Friday, 16 November 2007

Don't Mention the War

A scan of Today’s Oz reveals very little news about the situation in Iraq.

On page 12, there is a report about the Iraqi army’s seizure of a Sunni clerical group’s headquarters. Hidden in this report is a brief reference to a friendly fire incident in which dozens of Sunni’s, part of a group recruited by the US, were killed by these same US forces. No actual casualty figures were given.

When this report is cross-referenced against statistics posted by Iraq Body Count (, it correlates with a report of an incident in Tarmiya where up to 45 Sunni Awakening Council members reported mistakenly killed in US air and ground attack.

This is interesting in the sense that there has been a lot of commentary about a perception that the media only reports the bad news – not in this case apparently.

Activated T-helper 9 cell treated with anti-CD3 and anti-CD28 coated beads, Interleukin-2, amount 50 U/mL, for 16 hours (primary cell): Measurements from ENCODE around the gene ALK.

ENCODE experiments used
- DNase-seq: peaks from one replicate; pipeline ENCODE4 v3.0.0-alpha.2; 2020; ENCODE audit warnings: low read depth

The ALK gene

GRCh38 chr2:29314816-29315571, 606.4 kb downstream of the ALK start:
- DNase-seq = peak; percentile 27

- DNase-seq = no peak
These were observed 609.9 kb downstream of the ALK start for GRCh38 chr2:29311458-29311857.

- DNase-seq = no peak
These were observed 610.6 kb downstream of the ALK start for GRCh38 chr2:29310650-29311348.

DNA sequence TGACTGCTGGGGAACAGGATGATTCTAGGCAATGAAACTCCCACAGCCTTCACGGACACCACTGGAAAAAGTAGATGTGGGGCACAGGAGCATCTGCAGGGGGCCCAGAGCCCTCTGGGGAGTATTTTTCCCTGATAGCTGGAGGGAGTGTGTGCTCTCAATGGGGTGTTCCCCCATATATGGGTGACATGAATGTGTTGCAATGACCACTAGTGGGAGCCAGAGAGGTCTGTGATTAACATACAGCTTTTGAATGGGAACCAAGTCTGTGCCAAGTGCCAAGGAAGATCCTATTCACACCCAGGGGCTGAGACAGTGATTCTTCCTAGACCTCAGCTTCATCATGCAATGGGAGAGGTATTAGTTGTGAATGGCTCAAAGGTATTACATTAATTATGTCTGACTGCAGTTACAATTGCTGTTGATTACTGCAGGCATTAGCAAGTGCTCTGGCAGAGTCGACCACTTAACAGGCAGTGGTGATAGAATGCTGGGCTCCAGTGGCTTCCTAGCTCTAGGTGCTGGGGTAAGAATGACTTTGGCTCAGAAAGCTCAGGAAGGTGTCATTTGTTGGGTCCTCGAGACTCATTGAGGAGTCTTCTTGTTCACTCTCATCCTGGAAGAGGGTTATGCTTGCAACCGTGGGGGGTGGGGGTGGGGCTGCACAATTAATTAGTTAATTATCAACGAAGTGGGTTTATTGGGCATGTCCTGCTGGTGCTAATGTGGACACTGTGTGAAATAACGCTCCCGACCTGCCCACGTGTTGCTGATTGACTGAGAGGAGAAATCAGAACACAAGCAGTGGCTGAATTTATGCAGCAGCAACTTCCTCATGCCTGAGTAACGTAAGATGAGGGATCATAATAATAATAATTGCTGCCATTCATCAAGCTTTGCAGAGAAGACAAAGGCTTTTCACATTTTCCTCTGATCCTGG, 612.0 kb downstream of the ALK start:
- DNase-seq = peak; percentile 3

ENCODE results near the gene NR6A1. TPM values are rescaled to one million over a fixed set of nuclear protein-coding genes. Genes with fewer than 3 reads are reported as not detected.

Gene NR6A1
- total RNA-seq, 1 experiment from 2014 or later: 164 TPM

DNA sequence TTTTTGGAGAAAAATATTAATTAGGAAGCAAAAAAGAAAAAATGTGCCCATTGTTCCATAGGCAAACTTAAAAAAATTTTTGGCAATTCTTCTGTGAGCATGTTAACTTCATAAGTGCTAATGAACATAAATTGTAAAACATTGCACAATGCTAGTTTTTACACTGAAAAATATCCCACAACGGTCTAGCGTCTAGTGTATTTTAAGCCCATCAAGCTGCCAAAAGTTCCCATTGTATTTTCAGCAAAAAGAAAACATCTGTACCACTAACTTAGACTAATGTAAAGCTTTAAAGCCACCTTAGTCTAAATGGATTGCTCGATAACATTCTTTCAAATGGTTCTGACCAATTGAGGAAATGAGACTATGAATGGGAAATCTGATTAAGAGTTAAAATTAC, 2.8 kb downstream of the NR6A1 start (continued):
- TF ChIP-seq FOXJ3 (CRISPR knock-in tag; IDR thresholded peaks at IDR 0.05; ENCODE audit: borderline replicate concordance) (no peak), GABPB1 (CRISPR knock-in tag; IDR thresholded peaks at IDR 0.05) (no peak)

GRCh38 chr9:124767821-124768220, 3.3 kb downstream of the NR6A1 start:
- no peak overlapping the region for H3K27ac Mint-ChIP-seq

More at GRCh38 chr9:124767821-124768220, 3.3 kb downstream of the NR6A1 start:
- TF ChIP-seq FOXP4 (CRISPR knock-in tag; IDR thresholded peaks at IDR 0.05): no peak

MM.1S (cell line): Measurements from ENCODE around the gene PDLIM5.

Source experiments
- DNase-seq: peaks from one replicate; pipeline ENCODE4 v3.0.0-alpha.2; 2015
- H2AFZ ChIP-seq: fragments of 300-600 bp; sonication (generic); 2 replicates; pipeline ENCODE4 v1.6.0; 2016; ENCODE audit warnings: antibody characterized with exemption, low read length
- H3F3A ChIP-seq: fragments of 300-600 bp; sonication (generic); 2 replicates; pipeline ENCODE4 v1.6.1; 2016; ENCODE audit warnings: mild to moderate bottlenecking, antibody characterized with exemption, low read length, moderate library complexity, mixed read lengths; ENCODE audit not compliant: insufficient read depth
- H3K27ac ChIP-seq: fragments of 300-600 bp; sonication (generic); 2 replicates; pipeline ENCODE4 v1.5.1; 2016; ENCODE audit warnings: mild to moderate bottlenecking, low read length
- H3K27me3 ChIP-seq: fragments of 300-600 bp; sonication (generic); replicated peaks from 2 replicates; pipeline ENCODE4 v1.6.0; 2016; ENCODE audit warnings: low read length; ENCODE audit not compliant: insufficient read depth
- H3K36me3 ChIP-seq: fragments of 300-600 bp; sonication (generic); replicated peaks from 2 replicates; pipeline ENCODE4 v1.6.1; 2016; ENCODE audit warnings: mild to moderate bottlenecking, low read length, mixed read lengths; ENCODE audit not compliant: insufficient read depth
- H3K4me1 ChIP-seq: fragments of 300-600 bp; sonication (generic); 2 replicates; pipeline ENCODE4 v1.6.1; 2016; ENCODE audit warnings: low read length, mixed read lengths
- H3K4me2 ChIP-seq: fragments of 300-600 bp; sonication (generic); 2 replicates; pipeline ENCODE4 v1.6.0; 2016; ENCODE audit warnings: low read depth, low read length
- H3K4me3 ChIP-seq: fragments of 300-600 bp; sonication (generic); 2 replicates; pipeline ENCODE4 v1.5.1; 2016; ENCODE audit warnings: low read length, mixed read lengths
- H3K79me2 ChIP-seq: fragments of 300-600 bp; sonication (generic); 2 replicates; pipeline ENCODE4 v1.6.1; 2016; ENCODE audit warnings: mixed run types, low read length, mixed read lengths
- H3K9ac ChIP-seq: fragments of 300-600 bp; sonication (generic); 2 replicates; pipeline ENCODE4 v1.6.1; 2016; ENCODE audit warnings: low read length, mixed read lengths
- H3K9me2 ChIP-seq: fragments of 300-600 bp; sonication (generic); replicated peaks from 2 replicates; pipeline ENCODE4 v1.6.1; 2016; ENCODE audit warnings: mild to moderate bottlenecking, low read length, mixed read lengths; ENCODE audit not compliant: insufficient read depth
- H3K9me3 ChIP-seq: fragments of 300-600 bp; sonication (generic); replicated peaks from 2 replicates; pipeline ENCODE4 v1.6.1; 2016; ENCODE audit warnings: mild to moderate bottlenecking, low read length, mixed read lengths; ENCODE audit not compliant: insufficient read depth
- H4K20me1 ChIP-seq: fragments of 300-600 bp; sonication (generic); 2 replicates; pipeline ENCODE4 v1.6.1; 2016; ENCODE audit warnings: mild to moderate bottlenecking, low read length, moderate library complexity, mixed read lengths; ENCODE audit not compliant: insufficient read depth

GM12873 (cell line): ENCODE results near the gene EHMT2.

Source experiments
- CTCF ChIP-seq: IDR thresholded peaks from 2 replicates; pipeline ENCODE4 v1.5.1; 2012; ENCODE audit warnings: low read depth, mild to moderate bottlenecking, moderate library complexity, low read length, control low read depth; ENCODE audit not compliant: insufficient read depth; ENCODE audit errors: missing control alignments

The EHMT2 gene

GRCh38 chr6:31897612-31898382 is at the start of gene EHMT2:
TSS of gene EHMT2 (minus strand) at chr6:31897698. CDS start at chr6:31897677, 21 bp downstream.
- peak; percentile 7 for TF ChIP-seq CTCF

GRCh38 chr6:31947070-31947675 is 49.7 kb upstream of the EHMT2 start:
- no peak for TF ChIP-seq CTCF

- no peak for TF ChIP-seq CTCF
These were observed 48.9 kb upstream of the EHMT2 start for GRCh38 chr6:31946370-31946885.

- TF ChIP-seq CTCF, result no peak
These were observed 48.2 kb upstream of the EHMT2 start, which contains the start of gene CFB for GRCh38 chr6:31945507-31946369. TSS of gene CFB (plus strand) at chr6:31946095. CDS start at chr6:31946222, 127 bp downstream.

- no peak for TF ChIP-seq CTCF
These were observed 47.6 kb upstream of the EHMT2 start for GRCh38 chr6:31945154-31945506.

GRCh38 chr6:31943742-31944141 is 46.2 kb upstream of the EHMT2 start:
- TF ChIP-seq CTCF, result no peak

Another observation I’d make about Iraq is that neither of the major political parties are prepared to let the war become an issue in the campaign. I’d suggest that there are two very different reasons for this.

In the case of the coalition, there are two many possible negative associations ranging from the mythical WMDs to the AWB scandal. In addition, many surveys have shown that the war is not popular with Australians. The coalition’s strategists have obviously concluded that any gains to be made trading on their apparent ownership of the national security issue could be lost through these negatives.

In the case of Labor, there is a reluctance to be involved because of the risk of being wedged on national security.

It’s a sad commentary on our nationhood when the fact our servicemen are risking their lives daily in Iraq doesn’t rate as an election issue.

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